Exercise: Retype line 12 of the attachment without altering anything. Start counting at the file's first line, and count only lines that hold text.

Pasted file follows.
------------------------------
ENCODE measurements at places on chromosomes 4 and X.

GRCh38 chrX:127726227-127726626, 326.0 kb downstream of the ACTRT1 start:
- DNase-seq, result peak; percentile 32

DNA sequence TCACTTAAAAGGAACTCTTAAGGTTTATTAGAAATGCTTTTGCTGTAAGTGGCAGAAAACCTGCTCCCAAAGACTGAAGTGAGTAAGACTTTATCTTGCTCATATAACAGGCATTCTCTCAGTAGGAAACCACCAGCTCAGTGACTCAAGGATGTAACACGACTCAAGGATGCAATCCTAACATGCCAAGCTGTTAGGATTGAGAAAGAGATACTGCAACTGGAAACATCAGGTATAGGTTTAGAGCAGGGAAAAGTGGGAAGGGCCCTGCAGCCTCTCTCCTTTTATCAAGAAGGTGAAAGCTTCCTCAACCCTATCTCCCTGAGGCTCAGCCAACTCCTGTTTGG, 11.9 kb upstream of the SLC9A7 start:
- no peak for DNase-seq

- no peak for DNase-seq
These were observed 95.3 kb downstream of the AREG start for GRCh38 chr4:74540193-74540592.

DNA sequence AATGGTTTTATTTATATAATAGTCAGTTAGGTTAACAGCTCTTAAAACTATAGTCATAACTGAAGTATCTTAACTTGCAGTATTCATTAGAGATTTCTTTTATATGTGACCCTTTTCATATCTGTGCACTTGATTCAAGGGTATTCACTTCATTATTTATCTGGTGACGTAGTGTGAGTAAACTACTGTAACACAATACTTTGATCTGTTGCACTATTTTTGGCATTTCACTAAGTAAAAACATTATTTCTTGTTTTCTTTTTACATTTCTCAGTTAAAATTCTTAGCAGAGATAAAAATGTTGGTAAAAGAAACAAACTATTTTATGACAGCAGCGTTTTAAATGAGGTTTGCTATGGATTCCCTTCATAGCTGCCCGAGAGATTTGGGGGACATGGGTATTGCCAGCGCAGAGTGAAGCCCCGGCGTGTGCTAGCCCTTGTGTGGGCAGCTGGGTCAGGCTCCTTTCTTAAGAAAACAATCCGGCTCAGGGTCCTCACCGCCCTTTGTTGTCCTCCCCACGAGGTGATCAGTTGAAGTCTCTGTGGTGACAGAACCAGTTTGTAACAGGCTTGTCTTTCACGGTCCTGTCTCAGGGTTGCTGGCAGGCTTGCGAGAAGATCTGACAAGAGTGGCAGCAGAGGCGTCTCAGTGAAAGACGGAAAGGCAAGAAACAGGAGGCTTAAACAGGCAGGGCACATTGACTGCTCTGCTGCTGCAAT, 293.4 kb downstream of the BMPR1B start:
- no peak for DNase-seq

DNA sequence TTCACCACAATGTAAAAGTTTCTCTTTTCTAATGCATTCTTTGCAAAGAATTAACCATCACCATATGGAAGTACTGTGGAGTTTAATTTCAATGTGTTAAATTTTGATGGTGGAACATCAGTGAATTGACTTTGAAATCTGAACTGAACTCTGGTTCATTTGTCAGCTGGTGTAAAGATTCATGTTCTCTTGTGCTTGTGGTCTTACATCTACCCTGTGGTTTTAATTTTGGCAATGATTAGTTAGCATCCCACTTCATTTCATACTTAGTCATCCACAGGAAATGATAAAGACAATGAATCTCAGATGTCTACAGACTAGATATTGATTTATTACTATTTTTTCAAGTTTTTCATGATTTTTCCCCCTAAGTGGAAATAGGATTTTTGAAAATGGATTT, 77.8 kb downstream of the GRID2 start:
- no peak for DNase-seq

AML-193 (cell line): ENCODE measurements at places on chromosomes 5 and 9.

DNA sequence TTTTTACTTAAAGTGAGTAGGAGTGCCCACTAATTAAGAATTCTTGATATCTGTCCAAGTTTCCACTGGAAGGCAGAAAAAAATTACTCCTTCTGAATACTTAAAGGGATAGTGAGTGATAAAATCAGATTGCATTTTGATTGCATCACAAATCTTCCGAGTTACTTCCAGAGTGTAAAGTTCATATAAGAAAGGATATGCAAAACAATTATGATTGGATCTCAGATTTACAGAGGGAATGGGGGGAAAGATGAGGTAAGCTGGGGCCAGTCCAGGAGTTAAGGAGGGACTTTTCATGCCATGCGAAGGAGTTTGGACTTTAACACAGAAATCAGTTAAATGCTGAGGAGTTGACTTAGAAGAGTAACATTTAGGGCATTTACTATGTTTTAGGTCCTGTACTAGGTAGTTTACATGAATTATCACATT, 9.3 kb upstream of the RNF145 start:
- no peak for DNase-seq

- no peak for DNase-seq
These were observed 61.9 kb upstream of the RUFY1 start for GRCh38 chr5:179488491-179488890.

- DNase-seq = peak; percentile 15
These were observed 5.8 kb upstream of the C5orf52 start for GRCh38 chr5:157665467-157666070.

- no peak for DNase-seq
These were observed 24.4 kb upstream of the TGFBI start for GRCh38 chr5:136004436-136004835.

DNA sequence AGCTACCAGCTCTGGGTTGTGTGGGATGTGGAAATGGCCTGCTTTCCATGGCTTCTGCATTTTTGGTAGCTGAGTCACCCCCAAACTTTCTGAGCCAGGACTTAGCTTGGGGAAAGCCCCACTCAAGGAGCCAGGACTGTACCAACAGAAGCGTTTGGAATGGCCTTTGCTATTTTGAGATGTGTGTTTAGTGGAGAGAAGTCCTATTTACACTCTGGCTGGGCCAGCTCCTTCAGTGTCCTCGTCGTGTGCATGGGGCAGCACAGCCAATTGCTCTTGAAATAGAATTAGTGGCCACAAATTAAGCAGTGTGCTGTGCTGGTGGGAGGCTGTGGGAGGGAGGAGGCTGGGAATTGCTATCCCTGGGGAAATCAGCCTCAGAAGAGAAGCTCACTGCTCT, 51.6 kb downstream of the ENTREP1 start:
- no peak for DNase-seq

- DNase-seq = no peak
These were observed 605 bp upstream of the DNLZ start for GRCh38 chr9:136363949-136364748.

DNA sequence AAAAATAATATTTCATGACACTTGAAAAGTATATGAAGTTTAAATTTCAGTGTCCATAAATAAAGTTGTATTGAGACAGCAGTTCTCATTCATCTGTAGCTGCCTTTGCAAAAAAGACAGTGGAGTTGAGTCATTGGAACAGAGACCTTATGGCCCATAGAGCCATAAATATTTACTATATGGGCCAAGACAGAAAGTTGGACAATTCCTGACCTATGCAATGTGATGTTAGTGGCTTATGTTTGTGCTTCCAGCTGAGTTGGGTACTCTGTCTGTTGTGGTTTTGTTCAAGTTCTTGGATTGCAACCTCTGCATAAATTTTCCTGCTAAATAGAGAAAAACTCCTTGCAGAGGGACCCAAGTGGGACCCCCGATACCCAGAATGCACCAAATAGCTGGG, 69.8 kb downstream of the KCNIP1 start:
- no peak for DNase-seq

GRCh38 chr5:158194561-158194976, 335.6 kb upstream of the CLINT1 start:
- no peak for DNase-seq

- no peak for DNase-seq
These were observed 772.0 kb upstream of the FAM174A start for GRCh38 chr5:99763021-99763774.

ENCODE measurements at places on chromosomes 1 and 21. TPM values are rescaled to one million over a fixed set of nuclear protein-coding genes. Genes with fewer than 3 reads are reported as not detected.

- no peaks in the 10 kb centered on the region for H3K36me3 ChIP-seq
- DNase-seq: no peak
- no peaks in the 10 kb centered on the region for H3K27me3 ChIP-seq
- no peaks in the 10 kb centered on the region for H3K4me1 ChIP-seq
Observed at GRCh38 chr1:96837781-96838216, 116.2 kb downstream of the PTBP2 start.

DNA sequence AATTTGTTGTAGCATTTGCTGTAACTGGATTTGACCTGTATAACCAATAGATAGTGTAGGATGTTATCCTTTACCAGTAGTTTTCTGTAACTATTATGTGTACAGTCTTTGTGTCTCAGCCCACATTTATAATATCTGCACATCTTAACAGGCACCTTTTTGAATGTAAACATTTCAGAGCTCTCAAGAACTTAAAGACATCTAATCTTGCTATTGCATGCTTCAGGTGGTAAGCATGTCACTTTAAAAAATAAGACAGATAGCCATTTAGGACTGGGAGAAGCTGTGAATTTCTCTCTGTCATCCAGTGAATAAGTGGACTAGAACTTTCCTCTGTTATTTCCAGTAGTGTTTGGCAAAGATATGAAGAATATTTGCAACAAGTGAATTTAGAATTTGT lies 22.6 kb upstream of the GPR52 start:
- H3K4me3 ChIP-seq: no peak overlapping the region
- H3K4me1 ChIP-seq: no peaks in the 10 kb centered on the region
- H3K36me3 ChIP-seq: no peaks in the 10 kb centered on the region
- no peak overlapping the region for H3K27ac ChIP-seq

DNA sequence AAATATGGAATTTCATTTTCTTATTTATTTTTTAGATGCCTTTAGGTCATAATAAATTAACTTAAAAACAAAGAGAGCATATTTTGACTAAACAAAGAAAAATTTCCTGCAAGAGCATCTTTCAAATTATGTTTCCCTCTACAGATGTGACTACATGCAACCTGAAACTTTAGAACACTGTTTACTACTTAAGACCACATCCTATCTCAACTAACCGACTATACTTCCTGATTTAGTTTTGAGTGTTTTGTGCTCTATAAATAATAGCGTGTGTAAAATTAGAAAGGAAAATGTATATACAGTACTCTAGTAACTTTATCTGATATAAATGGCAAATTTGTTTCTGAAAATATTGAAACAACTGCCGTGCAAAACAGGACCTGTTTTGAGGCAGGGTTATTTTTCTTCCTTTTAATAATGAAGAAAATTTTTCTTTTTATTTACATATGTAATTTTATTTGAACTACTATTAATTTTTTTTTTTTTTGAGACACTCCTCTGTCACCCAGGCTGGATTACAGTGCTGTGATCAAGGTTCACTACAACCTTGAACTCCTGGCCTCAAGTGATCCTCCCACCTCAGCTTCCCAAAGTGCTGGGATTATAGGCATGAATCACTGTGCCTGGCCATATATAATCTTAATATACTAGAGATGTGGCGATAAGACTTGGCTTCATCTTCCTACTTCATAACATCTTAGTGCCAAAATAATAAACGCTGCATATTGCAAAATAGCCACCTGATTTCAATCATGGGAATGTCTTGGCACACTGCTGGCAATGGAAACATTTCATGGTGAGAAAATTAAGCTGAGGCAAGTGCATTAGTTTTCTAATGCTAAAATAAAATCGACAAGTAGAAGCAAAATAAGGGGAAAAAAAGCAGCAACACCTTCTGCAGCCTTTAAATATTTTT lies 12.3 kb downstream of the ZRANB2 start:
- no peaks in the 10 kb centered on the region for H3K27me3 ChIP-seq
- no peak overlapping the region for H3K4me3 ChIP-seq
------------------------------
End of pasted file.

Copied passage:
AML-193 (cell line): ENCODE measurements at places on chromosomes 5 and 9.